Wednesday, May 2, 2007

Artistic Statement Response

Matt Morris responded to my Artistic Statement post with some interesting comments. I'll go ahead and quote them in full:

"Good to know your artistic vision. I wonder if you could comment on the reason you take photos, what you want to give your audience, what you want the viewer to come away with."

Interesting questions, questions whose simplicity mask the difficulty I have in answering them. I thought I would take the opportunity of this post to publicly struggle with them. I'll post a sample picture to use as a concrete example of one of my photos to anchor the discussion.

Here is another photo I took at the University of Charleston, one of a series I took in their practice lab for the nursing program. I call this picture "Patient X3"

Taking Matt's questions one at a time, it's hard for me to answer the generic question "why do you take photos?" because it's just an urge that I'm not sure is analyzable. I see certain images and know that I want to save them. I can't draw or paint, so the camera as the most democratic of all art tools is my only option.

A corollary to that question though, and one that is only slightly more answerable, is "why did you take *this* picture?" What is it that drew me to this room full of mannequins dressed up like hospital patients? I remember walking down the hallway, going to teach a class when out of the corner of my eye, I saw this hospitalized dummy staring at me with those dead eyes and I felt a chill run through my body. It was a very eerie image just glimpsed with my peripheral vision. This is how I often find my best pictures, from the edge of my vision, unexpected and unbidden. Why I feel drawn to creepy, disturbing images is a topic for another post, but I think that these unsettling images speak volumes about cultural taboos and what we hide from ourselves as a society. That unfocused eeriness--it's only a mannequin in a bed, why should it be so disturbing?--is what drew me to this image.

I'll take Matt's second and third questions as one since they ultimately deal with the relationship of the artist and the viewer. What do I hope to communicate with the viewer and what do I want them to take away from this image? In an certain way, I never think about the viewer when I'm taking a photograph, unless you count me as a viewer. I take pictures of images that I'm drawn to, so I guess an unspoken assumption behind my approach is that others will have a similar pull towards these images and a similar interest in exploring the disturbing and creepy.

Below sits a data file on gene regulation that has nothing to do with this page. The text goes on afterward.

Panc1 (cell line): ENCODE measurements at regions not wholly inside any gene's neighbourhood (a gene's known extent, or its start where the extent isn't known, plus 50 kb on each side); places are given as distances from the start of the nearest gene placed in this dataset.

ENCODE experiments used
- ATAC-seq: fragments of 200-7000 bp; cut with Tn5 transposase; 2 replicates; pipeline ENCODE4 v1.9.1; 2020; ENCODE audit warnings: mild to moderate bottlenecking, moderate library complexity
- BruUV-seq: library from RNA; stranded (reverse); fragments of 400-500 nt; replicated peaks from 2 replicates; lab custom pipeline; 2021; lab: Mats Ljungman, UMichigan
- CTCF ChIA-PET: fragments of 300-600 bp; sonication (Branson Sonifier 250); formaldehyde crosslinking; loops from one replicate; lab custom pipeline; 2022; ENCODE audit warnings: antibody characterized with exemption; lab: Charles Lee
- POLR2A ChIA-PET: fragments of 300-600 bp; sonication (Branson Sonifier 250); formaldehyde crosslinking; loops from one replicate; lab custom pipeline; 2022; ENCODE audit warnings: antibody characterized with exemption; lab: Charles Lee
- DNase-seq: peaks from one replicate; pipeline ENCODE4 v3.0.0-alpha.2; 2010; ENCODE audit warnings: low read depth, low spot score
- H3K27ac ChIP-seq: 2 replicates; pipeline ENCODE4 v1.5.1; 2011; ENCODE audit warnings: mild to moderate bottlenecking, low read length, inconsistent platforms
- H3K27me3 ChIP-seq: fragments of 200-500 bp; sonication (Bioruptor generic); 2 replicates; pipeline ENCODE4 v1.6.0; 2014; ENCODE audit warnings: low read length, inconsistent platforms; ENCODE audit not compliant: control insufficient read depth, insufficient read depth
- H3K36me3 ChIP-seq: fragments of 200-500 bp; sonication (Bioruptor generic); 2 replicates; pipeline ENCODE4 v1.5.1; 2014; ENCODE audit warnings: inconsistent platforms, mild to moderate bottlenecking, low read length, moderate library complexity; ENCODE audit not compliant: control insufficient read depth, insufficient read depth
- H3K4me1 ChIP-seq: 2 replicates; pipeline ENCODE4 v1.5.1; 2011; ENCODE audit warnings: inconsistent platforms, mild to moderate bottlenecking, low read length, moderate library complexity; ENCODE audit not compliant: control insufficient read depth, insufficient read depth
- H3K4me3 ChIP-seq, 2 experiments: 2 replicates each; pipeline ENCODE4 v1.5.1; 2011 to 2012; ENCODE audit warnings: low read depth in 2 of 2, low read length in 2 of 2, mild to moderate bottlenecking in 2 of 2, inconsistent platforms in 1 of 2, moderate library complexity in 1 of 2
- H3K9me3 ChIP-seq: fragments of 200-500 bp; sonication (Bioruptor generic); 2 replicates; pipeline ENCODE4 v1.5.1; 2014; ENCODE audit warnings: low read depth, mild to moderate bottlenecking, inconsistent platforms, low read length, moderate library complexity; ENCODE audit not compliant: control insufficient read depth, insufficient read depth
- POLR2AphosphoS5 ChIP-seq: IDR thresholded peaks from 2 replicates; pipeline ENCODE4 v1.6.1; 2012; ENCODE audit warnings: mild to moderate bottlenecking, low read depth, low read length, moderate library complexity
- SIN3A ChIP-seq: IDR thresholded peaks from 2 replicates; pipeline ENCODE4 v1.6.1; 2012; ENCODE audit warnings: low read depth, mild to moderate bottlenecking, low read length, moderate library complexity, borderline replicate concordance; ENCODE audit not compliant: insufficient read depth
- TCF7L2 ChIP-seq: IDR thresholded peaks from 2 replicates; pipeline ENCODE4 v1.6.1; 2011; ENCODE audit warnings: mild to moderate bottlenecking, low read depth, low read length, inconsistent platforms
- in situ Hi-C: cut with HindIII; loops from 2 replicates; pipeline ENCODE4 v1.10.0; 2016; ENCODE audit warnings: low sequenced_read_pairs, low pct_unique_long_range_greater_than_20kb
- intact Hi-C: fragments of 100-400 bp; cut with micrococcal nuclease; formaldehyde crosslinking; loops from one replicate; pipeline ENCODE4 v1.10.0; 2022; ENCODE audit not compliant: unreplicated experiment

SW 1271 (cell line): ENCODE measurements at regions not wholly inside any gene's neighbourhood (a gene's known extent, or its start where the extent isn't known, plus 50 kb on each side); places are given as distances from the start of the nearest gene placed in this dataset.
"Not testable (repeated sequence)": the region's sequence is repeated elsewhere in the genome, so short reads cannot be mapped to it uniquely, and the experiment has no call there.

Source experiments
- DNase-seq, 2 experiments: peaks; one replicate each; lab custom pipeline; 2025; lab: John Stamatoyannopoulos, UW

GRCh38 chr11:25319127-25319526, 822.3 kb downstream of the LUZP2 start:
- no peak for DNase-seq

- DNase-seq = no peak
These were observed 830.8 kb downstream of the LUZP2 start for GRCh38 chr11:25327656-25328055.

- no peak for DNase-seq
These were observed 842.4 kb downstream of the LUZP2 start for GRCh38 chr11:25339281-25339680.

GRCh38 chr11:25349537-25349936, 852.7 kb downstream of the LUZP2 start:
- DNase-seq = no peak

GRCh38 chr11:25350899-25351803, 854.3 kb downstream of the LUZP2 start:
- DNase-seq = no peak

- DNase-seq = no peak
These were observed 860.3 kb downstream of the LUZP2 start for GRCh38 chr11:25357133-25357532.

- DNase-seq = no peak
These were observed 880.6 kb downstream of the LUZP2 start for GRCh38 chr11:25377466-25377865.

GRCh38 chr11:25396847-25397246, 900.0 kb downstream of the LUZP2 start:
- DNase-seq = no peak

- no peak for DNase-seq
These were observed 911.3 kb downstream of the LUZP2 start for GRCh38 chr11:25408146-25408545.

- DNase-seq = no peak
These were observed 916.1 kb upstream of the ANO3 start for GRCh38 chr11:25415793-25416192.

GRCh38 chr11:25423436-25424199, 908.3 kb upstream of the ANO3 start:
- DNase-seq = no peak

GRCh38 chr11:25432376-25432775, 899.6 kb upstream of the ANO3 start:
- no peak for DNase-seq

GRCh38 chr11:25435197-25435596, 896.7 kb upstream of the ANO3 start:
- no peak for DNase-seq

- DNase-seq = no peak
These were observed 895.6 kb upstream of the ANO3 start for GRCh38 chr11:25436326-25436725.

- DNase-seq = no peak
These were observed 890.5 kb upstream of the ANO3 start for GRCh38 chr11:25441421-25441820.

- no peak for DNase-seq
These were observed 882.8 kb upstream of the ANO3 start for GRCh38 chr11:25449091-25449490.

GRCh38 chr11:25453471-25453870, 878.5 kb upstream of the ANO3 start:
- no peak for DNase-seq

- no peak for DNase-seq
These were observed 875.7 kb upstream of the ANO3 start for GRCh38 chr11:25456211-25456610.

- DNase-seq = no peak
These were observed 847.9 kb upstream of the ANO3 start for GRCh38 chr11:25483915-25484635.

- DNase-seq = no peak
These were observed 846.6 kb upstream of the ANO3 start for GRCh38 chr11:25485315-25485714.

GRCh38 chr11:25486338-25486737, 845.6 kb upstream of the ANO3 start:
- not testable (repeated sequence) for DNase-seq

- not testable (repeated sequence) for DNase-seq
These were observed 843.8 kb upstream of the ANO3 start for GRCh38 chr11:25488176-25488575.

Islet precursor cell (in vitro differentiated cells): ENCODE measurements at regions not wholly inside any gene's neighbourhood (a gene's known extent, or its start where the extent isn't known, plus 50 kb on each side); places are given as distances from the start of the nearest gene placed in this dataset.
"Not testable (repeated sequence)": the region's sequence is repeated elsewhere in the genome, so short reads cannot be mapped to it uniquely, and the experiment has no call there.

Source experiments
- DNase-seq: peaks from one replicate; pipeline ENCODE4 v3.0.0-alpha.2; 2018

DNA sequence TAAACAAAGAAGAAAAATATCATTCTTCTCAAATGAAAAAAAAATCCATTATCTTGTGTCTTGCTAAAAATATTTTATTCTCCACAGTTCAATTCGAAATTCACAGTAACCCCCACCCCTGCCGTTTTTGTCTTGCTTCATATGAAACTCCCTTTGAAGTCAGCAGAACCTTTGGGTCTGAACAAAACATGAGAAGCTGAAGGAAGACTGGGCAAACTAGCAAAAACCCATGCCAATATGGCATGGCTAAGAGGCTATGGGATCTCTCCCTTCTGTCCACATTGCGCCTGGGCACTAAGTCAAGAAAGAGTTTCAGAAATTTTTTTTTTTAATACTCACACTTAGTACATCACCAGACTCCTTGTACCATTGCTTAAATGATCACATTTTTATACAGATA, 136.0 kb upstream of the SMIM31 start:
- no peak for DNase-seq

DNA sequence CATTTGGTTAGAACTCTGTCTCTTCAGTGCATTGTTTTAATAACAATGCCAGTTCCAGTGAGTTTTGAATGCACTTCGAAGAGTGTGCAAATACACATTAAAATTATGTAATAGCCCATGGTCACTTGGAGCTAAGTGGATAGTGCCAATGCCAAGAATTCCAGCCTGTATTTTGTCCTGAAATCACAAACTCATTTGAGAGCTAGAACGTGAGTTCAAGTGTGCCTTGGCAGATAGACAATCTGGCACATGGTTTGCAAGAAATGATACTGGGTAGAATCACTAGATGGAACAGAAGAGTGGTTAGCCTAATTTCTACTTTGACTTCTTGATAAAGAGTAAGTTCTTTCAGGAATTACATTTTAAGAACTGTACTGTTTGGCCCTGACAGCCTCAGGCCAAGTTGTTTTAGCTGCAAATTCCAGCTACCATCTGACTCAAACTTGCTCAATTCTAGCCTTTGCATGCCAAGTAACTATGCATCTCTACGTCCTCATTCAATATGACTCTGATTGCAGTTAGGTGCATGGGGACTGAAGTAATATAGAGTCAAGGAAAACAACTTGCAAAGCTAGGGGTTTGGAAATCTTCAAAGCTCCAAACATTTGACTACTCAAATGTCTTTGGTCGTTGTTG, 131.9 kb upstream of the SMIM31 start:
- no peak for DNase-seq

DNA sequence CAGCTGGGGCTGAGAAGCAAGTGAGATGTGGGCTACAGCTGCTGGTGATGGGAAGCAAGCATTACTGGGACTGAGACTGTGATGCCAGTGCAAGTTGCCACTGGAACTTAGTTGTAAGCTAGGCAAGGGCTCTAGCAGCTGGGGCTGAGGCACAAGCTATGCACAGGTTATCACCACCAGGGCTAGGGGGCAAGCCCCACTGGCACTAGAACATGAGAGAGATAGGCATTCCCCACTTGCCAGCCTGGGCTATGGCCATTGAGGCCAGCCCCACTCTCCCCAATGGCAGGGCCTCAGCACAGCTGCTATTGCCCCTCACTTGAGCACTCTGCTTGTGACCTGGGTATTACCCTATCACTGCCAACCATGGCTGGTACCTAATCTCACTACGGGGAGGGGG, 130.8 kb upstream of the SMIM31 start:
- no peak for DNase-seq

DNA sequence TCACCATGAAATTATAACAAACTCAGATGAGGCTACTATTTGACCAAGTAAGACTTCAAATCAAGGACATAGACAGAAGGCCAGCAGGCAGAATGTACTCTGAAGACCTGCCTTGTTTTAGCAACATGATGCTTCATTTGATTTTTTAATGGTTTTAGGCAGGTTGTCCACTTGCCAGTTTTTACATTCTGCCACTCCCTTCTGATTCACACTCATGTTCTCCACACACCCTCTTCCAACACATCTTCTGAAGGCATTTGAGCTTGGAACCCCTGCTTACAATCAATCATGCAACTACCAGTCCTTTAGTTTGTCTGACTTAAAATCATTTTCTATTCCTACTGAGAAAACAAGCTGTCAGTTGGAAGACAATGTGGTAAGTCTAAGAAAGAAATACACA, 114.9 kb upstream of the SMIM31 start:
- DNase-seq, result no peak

What do I want them to take away? I have to say, this is another issue that seldom enters my mind in a conscious way. Partly this is because it touches on a very vexing postmodern dilemma. If as Barthes, Foucault and others say, the author (or artist generally) is dead, then what position is that creator in to dictate what the audience takes away from the artwork? As I've already said, I'm not always able to fully articulate what message or meaning *I* take away from this image, so in a world where the viewer/reader is fully in charge of finding meaning in/from art, how am I going to be able to communicate my "take-home message" to people who look at this photograph? I would love to hear how others view this image. One of the best things about art photography for me is how many different ways viewers can react to it. So I find Matt's questions both interesting and frustrating because like most good questions, I don't have a definitive answer. The discussions, the back and forth, is all we have. Take care.


1 comment:

Matt Morris said...

The photo you've chosen as an example hardly represents the creepiest sight at UC, but forget about administrators. Mannequins look like people, so when posed in hospital gowns and beds, they remind us of human frailty.

What makes the photo intriguing is that it is not macabre, but "mock"abre, if you will. To show images of real sickness would create a reaction much different than the amusement I feel seeing the glassy-eyed mannequin with the cheap wig and vacant stare, symbolic of the human condition.

I'm not sure if this addresses the questions you raised in response to my questions. In fact, in my previous comment, I just wanted to know if you took photos for money and what pictures you most hoped people would buy, but you turned it into something philosophical.